Case study

Laura Burgoine — Government social research officer

HM Revenue and Customs

Laura’s undergraduate and postgraduate degrees in psychology helped her to decide that she really wanted a career in research

Describe a typical working day…

In general, it almost always involves talking to the person or team (stakeholder) who has requested the research in order to understand their requirements, developing the data collection methodology, collecting, analysing or disseminating data back to the stakeholders.

In the past year I have also:

  • Conducted literature reviews, of both internal and external/academic research. This involved developing a search strategy, screening and reading through literature and summarising it into a report.
  • Developed staff sample surveys by creating the survey questions and inputting them onto a survey tool, formulated a sample of the population, sent out the survey and analysed the results.
  • Analysed large scale external customer survey data.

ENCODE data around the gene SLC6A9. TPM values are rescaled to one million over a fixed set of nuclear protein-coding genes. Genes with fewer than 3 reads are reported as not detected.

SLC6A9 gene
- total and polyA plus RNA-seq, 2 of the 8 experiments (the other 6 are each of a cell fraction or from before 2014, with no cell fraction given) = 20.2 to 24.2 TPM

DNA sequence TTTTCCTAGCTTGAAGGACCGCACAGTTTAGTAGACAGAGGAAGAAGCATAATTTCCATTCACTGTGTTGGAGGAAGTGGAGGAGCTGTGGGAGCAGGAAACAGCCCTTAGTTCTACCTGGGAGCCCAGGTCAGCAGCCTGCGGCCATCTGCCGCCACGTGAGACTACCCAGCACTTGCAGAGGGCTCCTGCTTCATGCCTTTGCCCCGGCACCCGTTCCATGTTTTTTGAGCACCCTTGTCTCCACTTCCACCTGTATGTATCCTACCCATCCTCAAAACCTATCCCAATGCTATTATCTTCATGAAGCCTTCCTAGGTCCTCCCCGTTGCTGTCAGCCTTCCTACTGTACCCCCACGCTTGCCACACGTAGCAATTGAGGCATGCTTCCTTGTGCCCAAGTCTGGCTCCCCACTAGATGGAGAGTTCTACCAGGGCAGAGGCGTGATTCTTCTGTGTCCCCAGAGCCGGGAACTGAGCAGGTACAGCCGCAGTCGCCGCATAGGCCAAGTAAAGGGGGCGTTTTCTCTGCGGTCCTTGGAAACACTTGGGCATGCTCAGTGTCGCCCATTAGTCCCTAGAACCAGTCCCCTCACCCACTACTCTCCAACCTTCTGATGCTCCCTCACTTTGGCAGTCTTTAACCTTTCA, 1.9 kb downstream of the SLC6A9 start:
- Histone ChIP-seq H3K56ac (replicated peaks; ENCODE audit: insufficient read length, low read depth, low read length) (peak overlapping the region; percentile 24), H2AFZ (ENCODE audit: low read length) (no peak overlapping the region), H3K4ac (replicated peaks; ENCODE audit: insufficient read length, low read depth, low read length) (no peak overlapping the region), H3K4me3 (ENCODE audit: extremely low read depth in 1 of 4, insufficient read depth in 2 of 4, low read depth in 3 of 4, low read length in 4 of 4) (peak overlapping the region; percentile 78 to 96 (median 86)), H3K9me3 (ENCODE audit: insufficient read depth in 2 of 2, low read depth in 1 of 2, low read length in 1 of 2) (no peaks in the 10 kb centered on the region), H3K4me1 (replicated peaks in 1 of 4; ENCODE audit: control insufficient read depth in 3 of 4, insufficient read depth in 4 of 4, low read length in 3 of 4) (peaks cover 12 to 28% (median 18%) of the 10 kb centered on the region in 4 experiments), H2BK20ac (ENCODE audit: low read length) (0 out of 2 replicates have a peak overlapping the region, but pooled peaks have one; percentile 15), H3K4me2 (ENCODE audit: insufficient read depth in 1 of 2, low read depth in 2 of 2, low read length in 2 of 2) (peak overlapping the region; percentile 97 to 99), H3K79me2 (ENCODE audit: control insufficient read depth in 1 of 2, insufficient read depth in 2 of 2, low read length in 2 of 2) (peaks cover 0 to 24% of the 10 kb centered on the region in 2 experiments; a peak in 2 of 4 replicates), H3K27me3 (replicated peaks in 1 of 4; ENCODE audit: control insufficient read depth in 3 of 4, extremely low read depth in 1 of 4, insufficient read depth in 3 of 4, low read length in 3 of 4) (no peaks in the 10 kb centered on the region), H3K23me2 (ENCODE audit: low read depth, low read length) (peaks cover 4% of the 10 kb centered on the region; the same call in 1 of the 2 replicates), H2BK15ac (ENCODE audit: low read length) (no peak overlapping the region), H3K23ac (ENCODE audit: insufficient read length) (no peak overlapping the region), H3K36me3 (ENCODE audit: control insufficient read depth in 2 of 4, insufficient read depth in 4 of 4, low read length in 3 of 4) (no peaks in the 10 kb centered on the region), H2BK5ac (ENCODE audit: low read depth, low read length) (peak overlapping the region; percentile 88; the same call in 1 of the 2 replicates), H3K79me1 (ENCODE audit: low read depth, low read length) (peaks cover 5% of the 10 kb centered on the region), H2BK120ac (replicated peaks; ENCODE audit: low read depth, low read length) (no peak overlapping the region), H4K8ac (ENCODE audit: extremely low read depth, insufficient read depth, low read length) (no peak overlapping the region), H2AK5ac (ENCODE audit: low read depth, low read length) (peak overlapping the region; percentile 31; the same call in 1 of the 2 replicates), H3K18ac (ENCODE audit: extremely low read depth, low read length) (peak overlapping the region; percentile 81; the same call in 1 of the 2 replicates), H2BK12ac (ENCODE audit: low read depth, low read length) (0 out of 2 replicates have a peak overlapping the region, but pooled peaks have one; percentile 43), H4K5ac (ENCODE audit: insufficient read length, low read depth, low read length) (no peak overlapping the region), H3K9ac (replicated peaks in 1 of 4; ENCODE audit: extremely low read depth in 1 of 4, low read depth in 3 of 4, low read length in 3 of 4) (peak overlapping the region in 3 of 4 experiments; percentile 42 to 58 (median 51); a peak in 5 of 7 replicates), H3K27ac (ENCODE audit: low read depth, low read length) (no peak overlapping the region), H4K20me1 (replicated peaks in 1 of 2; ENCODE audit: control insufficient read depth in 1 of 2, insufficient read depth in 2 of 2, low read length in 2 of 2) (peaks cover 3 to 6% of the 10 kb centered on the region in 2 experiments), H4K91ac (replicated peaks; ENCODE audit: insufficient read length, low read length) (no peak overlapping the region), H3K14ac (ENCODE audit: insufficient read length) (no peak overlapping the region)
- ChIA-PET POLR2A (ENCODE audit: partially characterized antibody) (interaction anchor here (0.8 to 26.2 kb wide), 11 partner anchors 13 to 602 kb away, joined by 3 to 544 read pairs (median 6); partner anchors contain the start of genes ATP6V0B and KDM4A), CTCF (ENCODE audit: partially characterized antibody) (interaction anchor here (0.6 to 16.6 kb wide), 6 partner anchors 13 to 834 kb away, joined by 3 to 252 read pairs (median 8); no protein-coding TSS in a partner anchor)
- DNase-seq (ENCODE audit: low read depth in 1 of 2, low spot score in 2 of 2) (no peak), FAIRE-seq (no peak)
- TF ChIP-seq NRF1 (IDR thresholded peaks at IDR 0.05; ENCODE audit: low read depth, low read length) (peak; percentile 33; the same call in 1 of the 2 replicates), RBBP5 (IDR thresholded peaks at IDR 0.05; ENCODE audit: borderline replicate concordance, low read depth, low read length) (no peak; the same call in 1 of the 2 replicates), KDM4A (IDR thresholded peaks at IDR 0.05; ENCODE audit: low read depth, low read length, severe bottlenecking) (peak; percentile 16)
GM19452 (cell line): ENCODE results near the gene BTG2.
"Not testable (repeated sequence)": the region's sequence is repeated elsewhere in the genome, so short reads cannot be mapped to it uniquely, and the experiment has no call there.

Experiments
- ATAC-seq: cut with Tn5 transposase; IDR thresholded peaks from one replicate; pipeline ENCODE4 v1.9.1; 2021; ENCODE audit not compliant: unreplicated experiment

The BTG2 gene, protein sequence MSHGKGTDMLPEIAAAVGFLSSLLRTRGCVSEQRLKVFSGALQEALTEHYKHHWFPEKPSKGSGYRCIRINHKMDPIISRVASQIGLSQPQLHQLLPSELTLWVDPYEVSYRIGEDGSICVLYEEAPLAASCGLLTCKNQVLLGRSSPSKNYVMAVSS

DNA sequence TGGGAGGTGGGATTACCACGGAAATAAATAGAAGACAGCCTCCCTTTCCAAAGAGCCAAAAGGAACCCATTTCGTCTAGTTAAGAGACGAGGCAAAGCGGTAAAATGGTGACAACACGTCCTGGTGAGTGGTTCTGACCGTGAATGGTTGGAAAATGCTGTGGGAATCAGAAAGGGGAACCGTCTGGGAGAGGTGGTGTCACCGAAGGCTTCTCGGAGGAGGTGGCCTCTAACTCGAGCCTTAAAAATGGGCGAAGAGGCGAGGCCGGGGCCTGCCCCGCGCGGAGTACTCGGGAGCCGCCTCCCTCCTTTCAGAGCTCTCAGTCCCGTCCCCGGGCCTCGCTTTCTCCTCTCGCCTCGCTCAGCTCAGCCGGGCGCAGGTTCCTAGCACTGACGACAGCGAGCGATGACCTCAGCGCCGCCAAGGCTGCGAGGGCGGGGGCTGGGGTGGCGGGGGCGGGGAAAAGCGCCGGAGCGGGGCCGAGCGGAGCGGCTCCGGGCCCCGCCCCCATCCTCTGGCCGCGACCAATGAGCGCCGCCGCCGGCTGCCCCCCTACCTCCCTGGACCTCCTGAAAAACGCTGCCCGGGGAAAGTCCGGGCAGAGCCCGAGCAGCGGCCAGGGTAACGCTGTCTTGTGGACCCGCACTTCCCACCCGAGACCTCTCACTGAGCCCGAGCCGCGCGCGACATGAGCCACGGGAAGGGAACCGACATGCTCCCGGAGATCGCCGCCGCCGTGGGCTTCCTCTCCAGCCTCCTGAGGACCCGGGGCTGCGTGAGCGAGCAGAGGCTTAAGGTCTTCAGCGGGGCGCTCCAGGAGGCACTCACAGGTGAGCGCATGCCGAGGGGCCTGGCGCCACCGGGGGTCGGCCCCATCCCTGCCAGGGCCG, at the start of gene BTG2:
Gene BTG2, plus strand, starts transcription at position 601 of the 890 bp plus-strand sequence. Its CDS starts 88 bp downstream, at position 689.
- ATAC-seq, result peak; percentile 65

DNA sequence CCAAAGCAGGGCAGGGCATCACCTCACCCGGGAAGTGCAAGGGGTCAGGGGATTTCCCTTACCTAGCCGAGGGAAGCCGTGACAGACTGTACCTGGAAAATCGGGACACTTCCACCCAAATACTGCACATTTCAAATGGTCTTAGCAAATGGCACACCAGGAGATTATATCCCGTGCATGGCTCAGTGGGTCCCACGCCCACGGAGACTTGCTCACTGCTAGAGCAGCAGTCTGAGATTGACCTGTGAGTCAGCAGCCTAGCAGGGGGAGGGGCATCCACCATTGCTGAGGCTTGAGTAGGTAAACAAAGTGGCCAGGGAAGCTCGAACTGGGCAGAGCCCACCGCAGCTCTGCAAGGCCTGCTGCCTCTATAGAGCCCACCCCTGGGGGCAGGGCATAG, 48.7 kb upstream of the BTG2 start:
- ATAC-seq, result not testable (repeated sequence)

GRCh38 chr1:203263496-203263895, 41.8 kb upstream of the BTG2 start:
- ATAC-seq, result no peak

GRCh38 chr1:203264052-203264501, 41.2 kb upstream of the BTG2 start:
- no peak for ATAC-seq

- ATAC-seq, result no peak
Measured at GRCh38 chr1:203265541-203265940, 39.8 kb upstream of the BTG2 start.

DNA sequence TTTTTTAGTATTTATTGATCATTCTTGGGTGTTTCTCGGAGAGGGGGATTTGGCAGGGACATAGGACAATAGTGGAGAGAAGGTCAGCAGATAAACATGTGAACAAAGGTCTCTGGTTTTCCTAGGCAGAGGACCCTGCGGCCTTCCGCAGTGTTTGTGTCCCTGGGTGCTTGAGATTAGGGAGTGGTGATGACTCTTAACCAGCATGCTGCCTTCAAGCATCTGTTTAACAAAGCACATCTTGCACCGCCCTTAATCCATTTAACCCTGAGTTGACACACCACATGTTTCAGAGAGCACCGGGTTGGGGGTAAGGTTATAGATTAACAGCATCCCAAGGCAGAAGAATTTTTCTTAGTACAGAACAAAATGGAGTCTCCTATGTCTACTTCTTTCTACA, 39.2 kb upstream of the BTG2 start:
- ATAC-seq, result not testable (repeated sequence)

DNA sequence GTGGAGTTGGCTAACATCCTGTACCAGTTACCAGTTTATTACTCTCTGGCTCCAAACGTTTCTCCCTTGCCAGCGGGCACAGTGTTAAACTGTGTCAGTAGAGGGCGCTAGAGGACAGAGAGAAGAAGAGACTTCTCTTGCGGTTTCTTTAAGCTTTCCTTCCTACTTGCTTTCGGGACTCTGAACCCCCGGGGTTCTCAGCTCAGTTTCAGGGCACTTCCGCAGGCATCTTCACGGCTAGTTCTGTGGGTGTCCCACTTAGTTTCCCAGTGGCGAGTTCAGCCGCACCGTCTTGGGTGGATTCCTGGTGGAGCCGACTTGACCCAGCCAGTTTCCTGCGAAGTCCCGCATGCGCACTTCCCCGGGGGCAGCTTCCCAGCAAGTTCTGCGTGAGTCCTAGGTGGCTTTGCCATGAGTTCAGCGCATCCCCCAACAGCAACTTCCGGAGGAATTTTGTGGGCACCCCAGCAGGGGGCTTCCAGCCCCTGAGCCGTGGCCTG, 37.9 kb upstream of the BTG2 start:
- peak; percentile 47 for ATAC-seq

• Conducted qualitative analysis on free text survey data.

What do you enjoy most about your job?

Conducting research which has real life impact is the most enjoyable aspect. Seeing your research being disseminated to high-level decision makers and influencing the decisions being made is very rewarding.

What are the challenges?

The main difficulty is providing high-quality research within often short and strict deadlines.

It’s also important to disseminate research in a highly engaging and efficient way, as most stakeholders don’t have time to read through lengthy reports. Being able to get across the most important messages, while highlighting the main caveats is a very important skill to have.

How has your role developed and what are your career ambitions?

As my role has developed I have become more involved with the management of my projects and talking to stakeholders. My technical skills have developed too, having worked on a variety of methodologies and subjects.

I currently work in an internal, operational focusing team. Therefore, my career ambitions include getting experience working on externally commissioned research and working on external policy research.

How do I get into government social research?

  • Have a variety of research methodology experience. If necessary, ask for some volunteering where you’re less experienced, from lecturers, for example.
  • Be aware that you can get into government social research through the Civil Service Fast Stream and Main Stream recruitment (Civil Service Jobs).
  • Read through some of the externally published research on the website. This may give you an idea of the sort of research which influences policy decisions.

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